A Day in the Life...
BIMS 1300 is a bit of an unusual course to start the BIMS major out on. The title is “Introduction to Scientific Research”, and yet we spend the majority of our time playing and designing games, with only limited time spent discussing the scientific method, the structure of a scientific paper, and the importance of ethical and moral behavior in the sciences. So it might come as a shock that one of the key features of the final exam is the analysis of a scientific paper taken from the Journal of Invertebrate Pathology.
All semester long, I have been telling the 33 students in the class (mostly freshmen) that our approach to learning how scientific research is conducted is taken from “The Karate Kid” – we do things seemingly unrelated to science to learn about science. So we played games to learn about variable and constants, how to use deductive reasoning to isolate variables in order to win the game. The mid-term exam included a simple Sudoku! We read excerpts from “Surely You’re Joking, Mr. Feynman” to learn about observation and controlled experimental design. I give them an article called “Delusions of Gender” that is a great example of how inductive reasoning can go awry if taken beyond the limits of logic. We ran through examples of research misconduct and discussed the high costs of research and played “The Lab” at the NIH-ORI website.
And their final exam included evaluation of a scientific paper. They told me which paragraphs fit into each part of an IMRAD format paper. They evaluated logic used in the Results and Discussion section. They identified variables and constants in the table and figure. Then, on page two of the exam they looked at a flawed study, pointed out the mistakes and designed a better approach. And they explained how the games their groups created use these same methods and approaches and skills.
How did they do? As students in the course have done over the past four years, they were able to show me they “get it” about how we use the tools of science on a daily basis as we go about our decision-filled lives. And I am certain the experience of this class will help our students approach their sophomore classes, including organic chemistry, genetics, and human physiology from a more critical and thoughtful perspective.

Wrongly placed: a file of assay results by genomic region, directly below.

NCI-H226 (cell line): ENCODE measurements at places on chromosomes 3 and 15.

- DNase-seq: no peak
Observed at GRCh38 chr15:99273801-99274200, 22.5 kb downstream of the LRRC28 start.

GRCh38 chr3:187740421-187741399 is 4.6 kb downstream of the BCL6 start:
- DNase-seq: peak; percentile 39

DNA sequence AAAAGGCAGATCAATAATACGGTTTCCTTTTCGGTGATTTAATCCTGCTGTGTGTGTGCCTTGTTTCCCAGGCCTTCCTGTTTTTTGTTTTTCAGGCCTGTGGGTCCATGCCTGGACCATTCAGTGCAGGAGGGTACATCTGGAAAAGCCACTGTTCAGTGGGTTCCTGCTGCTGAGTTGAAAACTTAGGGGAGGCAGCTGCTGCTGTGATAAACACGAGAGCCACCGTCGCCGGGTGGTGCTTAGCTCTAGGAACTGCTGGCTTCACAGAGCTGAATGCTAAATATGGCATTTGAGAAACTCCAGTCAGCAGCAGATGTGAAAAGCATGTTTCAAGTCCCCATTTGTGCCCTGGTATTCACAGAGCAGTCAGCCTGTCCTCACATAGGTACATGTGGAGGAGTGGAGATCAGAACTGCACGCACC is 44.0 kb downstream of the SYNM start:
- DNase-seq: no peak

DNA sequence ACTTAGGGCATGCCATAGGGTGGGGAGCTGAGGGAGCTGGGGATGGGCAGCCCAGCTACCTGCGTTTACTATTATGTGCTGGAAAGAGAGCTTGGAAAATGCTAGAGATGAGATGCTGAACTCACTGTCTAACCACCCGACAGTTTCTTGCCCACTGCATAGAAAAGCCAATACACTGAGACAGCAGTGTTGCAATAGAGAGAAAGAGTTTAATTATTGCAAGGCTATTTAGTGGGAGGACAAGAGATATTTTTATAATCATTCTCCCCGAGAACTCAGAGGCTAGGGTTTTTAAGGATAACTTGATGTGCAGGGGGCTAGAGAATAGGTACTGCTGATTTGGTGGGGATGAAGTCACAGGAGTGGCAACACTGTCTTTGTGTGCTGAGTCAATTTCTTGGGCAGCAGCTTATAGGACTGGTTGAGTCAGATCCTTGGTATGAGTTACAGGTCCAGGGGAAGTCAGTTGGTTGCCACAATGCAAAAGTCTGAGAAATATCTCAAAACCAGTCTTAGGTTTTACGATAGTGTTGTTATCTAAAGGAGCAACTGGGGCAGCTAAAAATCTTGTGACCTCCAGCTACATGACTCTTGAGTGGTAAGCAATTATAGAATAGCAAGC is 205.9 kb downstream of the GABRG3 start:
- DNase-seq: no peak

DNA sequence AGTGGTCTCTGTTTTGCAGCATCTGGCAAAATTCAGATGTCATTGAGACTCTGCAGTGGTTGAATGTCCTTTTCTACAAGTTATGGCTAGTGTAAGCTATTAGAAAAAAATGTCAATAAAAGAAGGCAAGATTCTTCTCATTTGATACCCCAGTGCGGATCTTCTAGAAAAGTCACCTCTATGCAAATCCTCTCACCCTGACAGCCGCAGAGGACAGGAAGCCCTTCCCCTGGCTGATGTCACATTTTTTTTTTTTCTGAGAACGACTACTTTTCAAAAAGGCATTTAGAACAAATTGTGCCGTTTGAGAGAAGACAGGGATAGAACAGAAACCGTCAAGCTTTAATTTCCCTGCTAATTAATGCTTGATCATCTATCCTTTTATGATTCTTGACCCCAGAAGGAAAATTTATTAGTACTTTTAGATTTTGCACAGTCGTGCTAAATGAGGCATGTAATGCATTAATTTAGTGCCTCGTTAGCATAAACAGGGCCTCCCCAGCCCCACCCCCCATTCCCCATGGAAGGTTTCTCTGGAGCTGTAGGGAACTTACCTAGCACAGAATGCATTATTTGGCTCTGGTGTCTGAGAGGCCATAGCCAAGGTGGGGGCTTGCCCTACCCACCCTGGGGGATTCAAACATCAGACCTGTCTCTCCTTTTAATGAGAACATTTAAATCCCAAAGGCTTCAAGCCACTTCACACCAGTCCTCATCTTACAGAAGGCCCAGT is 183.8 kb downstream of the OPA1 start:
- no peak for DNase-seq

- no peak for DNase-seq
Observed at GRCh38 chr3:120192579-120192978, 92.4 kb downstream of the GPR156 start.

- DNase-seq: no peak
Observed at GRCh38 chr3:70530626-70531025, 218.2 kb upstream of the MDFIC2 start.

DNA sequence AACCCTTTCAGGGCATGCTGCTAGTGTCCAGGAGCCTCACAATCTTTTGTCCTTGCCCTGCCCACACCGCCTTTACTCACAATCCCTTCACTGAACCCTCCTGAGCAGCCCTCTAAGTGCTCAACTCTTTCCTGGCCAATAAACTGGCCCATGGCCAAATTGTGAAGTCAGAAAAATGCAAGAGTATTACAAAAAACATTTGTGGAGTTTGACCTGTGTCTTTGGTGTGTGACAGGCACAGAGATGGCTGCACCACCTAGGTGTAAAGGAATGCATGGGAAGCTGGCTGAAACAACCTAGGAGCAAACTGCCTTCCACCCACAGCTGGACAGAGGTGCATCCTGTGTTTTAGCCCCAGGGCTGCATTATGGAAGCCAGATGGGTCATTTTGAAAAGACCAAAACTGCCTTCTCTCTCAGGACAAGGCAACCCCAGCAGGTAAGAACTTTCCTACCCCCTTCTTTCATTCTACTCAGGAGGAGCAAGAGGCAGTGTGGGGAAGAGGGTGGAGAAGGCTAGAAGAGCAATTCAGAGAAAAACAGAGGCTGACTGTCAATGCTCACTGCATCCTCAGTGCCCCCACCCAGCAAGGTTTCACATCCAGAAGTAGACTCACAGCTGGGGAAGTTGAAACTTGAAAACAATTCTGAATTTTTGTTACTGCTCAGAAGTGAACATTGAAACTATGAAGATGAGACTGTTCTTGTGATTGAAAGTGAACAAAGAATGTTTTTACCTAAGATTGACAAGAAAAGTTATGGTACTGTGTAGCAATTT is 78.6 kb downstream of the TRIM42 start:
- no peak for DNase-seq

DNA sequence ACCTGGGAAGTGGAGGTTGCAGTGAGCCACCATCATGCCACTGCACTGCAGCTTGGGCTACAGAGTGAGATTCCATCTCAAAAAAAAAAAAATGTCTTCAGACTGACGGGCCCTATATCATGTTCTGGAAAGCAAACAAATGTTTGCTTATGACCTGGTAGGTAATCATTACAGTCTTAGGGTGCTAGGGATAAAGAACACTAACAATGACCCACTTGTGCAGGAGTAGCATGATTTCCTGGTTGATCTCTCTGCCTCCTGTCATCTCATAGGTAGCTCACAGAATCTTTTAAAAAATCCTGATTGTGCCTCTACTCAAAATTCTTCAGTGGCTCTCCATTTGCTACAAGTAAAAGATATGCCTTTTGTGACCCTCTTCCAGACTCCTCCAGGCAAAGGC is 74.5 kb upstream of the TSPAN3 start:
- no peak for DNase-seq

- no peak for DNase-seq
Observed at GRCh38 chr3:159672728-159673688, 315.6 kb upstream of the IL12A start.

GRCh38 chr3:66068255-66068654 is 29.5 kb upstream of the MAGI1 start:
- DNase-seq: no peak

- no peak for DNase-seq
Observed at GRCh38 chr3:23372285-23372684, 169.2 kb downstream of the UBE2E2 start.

In Micro, we teach techniques through student projects. Early in the semester we studied Gram negative rods from foods to learn the basics of aseptic technique, pipetting and viable counts via pour plates, staining, microscopy, selective media, bacterial testing and identification, etc. Our most recent project needed to center on Gram positive cocci, so our four groups in lab chose where to do their sampling. We stayed away from places dangerous bacteria might be easily encountered, and then we sampled like crazy to see what we might recover and identify. Whether credit cards or cell phones or feet or fingertips, the groups all found Gram positive cocci and began their characterization. The result was nearly 40 unique isolates for us to investigate.
Identifying bacteria can be a long, laborious and expensive process. My students do some basic tests to get a feel for how the process is done. But we never go test-by-test, day-by-day to definitively identify our isolates. Instead, we use BD-BBL Crystal (R) Rapid ID panels. Students inoculate the panels with their culture, snap them closed, and then toss them in the incubator overnight. For Gram positive cocci, we use the GP panels, good for a wide range of cocci and bacilli. Each panel is designed to give answers for 30 separate tests useful for identification. We have manual readers that students can use to interpret test results (based on color charts provided). But when we renovated labs a few years back we built into the budget an automated panel reader that interfaces with a computer and provides two important functions: reading all 30 tests and interpreting their results to generate an identification. It was well worth the expense.